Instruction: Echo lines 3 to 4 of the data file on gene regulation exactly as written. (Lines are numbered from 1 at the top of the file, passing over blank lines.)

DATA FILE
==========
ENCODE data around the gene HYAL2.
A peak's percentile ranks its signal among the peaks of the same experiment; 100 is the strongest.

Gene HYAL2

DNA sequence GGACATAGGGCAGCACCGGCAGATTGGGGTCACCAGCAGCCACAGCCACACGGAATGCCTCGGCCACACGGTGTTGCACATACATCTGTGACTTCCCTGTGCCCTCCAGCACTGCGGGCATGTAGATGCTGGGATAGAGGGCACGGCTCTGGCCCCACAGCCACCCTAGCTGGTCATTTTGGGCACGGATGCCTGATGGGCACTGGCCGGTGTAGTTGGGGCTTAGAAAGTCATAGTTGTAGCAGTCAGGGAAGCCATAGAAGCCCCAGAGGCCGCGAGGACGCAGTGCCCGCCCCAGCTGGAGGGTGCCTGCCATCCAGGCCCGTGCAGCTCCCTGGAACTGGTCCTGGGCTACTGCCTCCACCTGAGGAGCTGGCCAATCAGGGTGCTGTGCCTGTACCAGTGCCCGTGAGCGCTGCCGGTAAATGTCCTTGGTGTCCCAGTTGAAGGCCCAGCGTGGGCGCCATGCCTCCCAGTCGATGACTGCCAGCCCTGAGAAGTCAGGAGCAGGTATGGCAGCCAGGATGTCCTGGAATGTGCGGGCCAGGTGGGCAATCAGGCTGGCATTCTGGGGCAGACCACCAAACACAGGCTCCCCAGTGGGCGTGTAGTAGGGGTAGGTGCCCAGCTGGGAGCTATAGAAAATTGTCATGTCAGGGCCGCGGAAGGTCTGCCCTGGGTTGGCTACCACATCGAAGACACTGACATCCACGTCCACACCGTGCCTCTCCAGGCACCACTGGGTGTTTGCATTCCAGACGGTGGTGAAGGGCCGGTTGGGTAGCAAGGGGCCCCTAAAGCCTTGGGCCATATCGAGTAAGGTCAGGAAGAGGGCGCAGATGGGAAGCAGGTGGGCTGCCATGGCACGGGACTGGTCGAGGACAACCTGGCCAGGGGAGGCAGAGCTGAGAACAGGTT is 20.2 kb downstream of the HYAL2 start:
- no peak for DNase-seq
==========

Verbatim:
Gene HYAL2

DNA sequence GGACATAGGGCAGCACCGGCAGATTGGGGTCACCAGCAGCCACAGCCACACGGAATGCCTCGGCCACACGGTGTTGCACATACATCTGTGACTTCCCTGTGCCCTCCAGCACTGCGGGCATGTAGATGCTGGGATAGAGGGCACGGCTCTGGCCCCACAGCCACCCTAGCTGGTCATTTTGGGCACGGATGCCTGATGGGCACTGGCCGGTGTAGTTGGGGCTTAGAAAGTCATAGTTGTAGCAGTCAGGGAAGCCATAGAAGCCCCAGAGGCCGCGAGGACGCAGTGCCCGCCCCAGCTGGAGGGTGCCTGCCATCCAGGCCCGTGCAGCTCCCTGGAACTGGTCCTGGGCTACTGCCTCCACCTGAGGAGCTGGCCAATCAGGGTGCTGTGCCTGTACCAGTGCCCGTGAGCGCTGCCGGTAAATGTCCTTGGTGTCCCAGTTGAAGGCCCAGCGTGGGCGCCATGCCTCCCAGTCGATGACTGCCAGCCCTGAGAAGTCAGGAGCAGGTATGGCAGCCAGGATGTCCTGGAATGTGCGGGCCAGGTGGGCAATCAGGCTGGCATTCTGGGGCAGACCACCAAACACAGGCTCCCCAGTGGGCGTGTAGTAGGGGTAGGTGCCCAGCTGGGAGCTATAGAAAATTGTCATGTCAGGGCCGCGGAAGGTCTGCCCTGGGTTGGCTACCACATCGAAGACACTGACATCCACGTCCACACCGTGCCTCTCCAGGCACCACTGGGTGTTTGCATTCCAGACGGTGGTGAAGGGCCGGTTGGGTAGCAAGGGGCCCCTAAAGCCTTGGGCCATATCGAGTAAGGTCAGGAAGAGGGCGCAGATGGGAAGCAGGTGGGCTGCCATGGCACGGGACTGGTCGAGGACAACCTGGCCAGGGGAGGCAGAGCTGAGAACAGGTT is 20.2 kb downstream of the HYAL2 start: